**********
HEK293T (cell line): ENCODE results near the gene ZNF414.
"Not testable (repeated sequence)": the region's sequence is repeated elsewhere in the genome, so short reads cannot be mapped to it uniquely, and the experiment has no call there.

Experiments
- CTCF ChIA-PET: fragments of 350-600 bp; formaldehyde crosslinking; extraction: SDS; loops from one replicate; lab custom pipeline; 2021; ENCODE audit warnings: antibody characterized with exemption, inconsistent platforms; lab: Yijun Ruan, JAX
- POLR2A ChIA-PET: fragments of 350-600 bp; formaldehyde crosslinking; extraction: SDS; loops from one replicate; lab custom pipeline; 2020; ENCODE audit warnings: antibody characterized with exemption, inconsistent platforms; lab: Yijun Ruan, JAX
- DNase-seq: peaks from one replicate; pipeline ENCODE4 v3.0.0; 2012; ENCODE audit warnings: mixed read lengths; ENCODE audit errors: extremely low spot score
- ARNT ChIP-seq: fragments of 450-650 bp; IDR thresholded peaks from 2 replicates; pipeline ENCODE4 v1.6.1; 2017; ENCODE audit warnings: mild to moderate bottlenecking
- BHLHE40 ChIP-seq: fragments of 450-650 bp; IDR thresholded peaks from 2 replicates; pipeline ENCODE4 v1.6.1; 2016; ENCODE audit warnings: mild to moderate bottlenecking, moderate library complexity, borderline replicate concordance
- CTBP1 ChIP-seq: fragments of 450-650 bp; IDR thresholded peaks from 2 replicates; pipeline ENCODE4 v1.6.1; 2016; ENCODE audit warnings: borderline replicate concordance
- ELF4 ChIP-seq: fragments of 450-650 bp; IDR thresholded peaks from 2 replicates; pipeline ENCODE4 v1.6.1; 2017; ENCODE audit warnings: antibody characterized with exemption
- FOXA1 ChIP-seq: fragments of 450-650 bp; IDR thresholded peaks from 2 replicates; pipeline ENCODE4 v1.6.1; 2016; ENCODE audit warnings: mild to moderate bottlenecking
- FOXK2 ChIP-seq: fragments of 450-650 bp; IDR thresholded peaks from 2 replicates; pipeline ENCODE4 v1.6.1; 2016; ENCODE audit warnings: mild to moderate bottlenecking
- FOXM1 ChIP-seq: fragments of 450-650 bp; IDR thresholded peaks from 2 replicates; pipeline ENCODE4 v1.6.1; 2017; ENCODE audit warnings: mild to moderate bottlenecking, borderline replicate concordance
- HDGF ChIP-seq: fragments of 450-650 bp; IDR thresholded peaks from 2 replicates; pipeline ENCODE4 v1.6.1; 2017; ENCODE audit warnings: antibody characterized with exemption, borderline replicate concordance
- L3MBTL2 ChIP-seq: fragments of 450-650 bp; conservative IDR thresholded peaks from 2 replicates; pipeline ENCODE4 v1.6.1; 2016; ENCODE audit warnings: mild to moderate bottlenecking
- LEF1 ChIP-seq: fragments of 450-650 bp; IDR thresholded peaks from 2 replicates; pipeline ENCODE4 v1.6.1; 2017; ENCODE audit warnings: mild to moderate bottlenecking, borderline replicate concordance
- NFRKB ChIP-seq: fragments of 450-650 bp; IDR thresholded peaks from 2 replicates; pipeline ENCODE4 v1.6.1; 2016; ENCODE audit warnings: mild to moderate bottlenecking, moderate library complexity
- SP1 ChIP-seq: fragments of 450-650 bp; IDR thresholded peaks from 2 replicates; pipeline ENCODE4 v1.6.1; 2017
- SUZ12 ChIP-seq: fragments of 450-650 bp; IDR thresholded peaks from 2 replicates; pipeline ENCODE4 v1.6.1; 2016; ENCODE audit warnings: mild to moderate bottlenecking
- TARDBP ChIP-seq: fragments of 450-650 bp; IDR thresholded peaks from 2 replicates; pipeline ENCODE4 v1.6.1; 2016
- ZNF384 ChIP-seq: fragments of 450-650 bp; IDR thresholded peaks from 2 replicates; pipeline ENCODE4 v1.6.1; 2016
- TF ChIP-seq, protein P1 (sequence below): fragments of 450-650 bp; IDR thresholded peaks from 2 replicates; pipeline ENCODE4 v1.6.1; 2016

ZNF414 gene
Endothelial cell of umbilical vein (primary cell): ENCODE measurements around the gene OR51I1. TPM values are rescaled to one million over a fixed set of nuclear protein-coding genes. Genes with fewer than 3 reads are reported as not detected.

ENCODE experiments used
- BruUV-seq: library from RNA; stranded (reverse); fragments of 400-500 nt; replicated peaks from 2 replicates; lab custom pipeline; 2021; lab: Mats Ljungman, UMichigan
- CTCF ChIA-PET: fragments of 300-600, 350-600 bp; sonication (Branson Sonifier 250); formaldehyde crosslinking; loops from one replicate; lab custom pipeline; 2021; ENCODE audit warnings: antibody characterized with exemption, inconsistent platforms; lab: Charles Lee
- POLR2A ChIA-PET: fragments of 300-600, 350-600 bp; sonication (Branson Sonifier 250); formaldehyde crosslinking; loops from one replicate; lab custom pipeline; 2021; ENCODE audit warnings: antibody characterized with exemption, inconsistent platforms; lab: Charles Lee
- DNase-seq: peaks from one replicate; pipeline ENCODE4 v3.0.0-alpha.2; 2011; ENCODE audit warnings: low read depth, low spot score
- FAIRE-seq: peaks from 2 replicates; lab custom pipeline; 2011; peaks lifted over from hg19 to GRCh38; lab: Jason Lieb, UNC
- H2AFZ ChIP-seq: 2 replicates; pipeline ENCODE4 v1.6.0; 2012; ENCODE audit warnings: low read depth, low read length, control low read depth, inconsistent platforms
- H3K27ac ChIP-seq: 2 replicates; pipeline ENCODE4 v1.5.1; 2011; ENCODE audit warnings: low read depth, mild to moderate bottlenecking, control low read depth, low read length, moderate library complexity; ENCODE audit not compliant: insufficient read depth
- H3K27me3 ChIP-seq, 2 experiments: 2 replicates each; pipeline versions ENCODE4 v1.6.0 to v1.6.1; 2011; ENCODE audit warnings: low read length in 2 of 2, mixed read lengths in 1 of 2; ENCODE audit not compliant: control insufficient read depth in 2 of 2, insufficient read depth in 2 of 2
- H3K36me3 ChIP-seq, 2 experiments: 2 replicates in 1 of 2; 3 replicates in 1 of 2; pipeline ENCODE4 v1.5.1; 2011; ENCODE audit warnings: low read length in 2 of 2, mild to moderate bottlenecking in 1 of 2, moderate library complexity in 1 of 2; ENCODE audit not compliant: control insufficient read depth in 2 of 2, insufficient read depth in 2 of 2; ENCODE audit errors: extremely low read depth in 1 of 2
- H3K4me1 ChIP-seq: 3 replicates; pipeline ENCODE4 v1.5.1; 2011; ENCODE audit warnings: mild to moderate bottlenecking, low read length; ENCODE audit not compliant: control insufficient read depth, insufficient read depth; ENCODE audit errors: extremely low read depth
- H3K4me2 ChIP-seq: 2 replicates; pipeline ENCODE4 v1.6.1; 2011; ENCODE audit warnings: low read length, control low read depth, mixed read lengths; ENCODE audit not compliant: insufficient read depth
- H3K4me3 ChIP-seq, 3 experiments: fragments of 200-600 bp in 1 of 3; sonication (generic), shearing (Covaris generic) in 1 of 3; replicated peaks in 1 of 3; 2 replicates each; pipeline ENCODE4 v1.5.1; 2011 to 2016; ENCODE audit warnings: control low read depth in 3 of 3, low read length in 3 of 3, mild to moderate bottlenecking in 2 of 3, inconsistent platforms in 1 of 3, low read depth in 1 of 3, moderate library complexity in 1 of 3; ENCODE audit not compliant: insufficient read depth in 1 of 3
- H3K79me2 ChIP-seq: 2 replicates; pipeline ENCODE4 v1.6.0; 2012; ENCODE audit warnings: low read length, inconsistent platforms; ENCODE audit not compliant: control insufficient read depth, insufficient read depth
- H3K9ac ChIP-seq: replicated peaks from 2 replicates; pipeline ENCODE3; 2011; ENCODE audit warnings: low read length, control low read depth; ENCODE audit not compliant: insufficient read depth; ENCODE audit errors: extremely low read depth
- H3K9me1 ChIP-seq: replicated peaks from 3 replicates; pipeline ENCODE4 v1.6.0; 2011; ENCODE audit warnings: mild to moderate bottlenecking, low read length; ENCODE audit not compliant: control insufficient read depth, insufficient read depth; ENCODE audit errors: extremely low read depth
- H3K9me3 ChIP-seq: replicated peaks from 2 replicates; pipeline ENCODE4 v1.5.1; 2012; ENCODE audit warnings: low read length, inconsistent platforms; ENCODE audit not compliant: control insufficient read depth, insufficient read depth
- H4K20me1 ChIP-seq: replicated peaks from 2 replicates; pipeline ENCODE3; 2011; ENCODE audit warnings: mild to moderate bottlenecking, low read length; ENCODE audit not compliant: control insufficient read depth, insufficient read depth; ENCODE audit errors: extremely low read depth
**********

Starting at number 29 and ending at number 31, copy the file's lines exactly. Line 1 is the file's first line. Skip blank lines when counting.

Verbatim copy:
- DNase-seq: peaks from one replicate; pipeline ENCODE4 v3.0.0-alpha.2; 2011; ENCODE audit warnings: low read depth, low spot score
- FAIRE-seq: peaks from 2 replicates; lab custom pipeline; 2011; peaks lifted over from hg19 to GRCh38; lab: Jason Lieb, UNC
- H2AFZ ChIP-seq: 2 replicates; pipeline ENCODE4 v1.6.0; 2012; ENCODE audit warnings: low read depth, low read length, control low read depth, inconsistent platforms